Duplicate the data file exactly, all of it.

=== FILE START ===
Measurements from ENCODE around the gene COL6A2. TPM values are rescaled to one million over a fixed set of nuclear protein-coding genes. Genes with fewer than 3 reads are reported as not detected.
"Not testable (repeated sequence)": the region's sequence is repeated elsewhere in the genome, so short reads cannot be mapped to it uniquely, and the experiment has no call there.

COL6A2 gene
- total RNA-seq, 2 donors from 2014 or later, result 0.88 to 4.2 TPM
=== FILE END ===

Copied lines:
Measurements from ENCODE around the gene COL6A2. TPM values are rescaled to one million over a fixed set of nuclear protein-coding genes. Genes with fewer than 3 reads are reported as not detected.
"Not testable (repeated sequence)": the region's sequence is repeated elsewhere in the genome, so short reads cannot be mapped to it uniquely, and the experiment has no call there.

COL6A2 gene
- total RNA-seq, 2 donors from 2014 or later, result 0.88 to 4.2 TPM